Animal Farm

Books like Animal Farm

October 18, 2022

#1 Red Notice

A true-life political thriller about a wealthy American investor in Russia’s Wild East, the death of his upright young tax attorney, and his perilous mission to reveal the corruption in the Kremlin. The path of Bill Browder began in the South Side of Chicago and continued through Stanford Business School to the cutthroat 1990s world of hedge fund investment. After the fall of the Soviet Union, it proceeded in Moscow, where Browder made a fortune as the manager of the biggest investment fund in Russia. However, once he exposed the dishonest oligarchs plundering the businesses which he was financing, Vladimir Putin turned against him and ordered his expulsion from Russia in 2005.

Browder’s offices in Moscow were searched by law authorities in 2007, and $230 million in taxes that his fund’s firms had paid to the Russian government were taken. Sergei Magnitsky, the attorney for Browder, looked into the incident and found a vast criminal business. Sergei was detained and tortured for a year in pre-trial detention after testifying against the involved officials for a month. On November 16, 2009, eight guards wearing full riot gear beat him to death in an isolation chamber after handcuffing him to a bed rail.

#2 The Stranger

French novelist Albert Camus wrote a novella in 1942 titled The Stranger, which was also released in English as The Outsider. Although Camus expressly disliked the term “existentialism,” its theme and attitude are sometimes regarded as instances of his philosophy, absurdism combined with existentialism.

Camus investigated what he called “the nudeness of man confronted with the ludicrous” through the tale of a regular man who unknowingly becomes involved in a senseless killing on a beach in Algeria. Published for the first time in English in 1946; a new translation by Matthew Ward.

#3 It Can’t Happen Here

It Can’t Happen Here is a warning on the frailty of democracy and a terrifying, unsettlingly ageless look at how fascism could take root in America. It is the only one of Sinclair Lewis’s later books to match the force of Main Street, Babbitt, and Arrowsmith. It juxtaposes scathing political satire with the terrifyingly realistic ascension of a President who becomes a tyrant to “rescue the nation” since it was written during the Great Depression when America was mainly unaware of Hitler’s aggression. It Can’t Happen Here, which is at last back in print, continues to be a particularly significant work of fiction and is as current and fresh as the news today.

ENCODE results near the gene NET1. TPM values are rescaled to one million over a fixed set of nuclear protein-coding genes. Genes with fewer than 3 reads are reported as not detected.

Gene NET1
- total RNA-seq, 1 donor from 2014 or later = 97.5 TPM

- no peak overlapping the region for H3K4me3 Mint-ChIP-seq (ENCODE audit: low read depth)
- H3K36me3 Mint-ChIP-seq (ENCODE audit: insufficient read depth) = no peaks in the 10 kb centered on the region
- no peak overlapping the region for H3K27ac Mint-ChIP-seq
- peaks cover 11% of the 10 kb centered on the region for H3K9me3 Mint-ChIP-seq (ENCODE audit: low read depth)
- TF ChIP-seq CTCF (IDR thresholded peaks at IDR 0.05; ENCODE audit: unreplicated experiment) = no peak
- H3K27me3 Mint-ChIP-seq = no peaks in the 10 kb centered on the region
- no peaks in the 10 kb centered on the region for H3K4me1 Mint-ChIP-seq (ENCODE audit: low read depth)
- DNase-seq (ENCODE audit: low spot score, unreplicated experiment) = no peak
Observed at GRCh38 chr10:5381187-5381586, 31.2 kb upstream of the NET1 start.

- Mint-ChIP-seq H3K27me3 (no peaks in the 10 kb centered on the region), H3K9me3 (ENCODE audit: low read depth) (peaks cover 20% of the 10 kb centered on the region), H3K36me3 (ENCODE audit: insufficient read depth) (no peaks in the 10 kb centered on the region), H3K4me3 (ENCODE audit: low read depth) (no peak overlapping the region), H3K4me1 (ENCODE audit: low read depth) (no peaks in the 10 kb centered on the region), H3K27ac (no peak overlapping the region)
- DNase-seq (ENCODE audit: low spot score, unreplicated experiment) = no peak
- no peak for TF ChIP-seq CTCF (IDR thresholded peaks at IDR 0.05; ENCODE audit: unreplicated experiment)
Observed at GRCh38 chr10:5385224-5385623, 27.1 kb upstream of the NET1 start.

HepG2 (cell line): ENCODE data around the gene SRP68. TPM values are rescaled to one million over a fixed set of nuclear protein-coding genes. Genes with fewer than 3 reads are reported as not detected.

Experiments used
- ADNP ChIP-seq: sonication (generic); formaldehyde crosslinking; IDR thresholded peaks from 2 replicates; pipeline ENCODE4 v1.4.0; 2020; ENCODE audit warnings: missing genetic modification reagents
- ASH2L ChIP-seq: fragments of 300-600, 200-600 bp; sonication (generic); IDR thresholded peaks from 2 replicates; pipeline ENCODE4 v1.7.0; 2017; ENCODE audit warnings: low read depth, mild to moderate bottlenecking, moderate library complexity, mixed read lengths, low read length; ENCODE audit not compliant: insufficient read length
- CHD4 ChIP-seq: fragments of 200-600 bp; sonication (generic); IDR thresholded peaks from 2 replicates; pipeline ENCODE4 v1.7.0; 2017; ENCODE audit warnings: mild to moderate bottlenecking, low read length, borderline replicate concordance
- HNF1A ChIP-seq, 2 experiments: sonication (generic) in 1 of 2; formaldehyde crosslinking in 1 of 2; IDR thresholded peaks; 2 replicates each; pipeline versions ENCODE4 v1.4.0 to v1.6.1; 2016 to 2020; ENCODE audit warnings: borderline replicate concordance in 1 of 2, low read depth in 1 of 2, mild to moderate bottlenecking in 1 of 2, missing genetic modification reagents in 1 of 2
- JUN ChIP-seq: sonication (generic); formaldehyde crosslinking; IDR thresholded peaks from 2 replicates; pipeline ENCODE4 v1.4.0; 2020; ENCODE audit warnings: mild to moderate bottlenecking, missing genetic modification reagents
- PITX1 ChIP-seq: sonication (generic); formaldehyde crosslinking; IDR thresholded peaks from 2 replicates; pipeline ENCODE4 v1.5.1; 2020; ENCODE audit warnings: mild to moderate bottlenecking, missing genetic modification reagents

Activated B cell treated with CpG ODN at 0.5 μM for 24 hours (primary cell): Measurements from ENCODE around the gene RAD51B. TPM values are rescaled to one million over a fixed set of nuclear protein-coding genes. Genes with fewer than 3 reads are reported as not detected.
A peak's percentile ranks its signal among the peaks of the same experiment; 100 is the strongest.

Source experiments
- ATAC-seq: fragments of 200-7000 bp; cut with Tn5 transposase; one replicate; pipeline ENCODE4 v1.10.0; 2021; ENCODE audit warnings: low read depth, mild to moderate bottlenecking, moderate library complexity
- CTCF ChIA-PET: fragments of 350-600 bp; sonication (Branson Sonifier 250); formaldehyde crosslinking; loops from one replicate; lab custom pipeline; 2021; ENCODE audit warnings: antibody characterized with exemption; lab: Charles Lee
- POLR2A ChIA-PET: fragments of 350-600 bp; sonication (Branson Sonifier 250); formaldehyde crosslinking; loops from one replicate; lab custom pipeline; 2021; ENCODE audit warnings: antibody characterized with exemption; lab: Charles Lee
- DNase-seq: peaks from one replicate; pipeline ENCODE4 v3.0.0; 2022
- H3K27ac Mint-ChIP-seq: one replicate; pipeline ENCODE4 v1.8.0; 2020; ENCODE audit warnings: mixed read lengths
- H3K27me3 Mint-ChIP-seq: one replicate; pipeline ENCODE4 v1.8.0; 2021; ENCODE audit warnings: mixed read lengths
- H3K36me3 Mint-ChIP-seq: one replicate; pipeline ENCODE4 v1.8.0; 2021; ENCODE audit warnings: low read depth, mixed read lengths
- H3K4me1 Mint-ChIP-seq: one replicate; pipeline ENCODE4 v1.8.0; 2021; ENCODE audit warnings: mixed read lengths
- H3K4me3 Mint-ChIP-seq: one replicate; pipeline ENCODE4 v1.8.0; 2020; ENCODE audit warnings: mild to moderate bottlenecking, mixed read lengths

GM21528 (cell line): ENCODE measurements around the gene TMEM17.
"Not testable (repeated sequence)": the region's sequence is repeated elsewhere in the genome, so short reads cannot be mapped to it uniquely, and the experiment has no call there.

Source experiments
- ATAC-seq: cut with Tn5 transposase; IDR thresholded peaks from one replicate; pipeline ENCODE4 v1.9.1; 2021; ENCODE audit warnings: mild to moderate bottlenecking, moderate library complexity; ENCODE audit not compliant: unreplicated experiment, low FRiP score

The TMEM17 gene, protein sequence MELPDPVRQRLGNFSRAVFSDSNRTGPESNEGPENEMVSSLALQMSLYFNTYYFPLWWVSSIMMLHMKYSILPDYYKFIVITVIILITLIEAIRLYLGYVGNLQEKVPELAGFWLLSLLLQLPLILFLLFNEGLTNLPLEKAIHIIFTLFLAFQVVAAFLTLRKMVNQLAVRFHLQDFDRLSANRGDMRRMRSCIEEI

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#4 The Prince

Niccol Machiavelli, an Italian diplomat, and political theorist, wrote The Prince in the 16th century as a manual for aspiring princes and kings. Machiavelli emphasises the value of allying with the helpless and putting a stop to anyone who might grow strong enough to revolt when ruling a mixed principality. A prince would need to be extremely foresighted to pull this out. Before they become too obvious, he must spot issues and evils, and he must act quickly to eliminate them.

Lords, strong men, and assistants all require close supervision. As stated earlier, everyone who has the strength or ambition to start a rebellion must be put down. A prince will have been chosen to lead a new principality either by good fortune, bad fortune, or both. It is forceful to assume authority by virtue. A prince needs to establish himself as a leader as soon as possible.

#5 The Twilight Zone

The author of Space Invaders has written an intriguing, incantatory book about the legacy of historical crimes. In the midst of the Pinochet dictatorship, it is 1984 in Chile. A reporter who works for a dissident magazine encounters a member of the secret police and captures his statement. The Twilight Zone by Nona Fernández has a compelling and horrifying narrator who first sees this man’s face on the cover of a magazine with the words “I Tortured People” when she is a young girl. The narrator’s involvement in the darkest crimes of the regime and his dedication to speaking about them follow her into adulthood and throughout her career as a writer and documentary filmmaker.